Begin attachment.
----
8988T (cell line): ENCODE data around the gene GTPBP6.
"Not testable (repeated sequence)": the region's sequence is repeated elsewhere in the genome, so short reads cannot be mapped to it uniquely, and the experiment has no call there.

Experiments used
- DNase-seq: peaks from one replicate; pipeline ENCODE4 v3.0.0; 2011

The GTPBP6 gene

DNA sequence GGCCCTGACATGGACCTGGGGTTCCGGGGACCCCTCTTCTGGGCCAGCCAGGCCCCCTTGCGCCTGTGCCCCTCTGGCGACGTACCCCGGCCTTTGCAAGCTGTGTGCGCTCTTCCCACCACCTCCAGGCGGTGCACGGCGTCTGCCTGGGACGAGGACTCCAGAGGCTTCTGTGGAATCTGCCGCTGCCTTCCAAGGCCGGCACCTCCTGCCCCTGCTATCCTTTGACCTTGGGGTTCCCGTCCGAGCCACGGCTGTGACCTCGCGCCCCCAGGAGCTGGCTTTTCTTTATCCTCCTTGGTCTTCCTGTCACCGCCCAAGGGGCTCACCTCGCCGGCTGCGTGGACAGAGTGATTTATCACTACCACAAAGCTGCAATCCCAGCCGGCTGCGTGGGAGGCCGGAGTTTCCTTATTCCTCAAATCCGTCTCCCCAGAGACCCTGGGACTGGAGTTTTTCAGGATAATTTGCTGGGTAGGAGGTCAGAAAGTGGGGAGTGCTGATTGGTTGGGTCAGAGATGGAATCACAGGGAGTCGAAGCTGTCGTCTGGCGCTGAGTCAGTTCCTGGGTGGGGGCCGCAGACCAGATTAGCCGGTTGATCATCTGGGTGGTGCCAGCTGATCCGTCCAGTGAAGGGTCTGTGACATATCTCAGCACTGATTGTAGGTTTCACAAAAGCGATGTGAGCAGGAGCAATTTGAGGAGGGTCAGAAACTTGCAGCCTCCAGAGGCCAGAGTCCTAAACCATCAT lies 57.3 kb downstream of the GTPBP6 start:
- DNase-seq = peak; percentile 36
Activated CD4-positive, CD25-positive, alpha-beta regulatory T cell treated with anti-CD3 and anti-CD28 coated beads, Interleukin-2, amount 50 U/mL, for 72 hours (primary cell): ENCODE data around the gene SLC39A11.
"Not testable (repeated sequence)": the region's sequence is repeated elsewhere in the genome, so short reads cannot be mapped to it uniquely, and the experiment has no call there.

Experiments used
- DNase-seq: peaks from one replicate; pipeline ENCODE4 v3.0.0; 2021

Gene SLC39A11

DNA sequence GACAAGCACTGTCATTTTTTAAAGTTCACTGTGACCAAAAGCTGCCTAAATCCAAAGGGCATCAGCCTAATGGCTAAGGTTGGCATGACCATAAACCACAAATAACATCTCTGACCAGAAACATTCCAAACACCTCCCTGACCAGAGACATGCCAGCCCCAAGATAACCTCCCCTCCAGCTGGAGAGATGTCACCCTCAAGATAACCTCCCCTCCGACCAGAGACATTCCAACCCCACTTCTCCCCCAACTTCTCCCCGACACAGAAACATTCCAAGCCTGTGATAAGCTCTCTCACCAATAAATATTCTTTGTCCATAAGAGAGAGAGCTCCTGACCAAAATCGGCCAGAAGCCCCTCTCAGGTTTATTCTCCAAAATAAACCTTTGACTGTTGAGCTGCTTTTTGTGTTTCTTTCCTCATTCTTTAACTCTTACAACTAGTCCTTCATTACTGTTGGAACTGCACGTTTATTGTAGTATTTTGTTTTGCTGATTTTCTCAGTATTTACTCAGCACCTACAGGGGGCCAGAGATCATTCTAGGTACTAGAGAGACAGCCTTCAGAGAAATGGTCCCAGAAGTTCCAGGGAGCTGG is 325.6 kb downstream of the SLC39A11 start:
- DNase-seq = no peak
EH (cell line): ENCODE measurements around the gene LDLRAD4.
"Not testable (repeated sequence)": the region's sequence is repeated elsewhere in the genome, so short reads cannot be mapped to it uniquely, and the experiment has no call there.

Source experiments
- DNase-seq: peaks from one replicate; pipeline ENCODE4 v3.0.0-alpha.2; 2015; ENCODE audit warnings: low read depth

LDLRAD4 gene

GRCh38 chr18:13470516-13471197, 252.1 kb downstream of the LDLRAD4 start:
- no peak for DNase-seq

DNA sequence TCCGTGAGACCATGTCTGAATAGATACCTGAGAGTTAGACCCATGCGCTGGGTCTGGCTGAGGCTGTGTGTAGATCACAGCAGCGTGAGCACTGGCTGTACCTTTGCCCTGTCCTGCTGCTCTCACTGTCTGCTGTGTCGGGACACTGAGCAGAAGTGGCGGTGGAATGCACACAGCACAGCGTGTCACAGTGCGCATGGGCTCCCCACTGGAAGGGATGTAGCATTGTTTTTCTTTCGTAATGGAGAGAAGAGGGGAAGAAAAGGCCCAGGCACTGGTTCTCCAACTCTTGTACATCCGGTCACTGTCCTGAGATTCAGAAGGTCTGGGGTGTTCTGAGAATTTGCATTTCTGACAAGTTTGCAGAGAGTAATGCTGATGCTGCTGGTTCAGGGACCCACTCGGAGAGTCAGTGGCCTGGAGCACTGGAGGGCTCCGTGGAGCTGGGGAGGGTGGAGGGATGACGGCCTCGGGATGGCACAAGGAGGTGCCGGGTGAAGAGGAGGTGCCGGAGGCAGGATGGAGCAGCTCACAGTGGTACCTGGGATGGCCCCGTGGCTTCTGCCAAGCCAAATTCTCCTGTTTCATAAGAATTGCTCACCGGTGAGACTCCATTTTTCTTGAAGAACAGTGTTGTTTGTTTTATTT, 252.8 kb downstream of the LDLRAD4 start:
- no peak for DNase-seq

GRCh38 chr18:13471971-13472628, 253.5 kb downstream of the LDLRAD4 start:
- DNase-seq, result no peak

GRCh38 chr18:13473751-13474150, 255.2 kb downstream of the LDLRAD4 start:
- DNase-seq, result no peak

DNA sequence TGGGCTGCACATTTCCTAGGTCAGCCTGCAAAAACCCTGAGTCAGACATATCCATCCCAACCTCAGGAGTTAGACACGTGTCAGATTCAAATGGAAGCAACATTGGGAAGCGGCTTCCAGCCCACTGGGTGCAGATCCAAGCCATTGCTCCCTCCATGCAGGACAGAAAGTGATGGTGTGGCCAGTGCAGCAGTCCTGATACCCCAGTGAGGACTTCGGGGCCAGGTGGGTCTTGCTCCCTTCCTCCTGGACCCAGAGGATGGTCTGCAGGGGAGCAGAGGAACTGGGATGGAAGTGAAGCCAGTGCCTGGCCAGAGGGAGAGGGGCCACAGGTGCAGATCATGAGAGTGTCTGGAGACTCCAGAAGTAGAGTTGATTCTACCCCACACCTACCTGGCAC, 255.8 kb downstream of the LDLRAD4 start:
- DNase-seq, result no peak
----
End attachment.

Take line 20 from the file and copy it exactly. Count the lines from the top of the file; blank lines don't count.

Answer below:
GRCh38 chr18:13470516-13471197, 252.1 kb downstream of the LDLRAD4 start: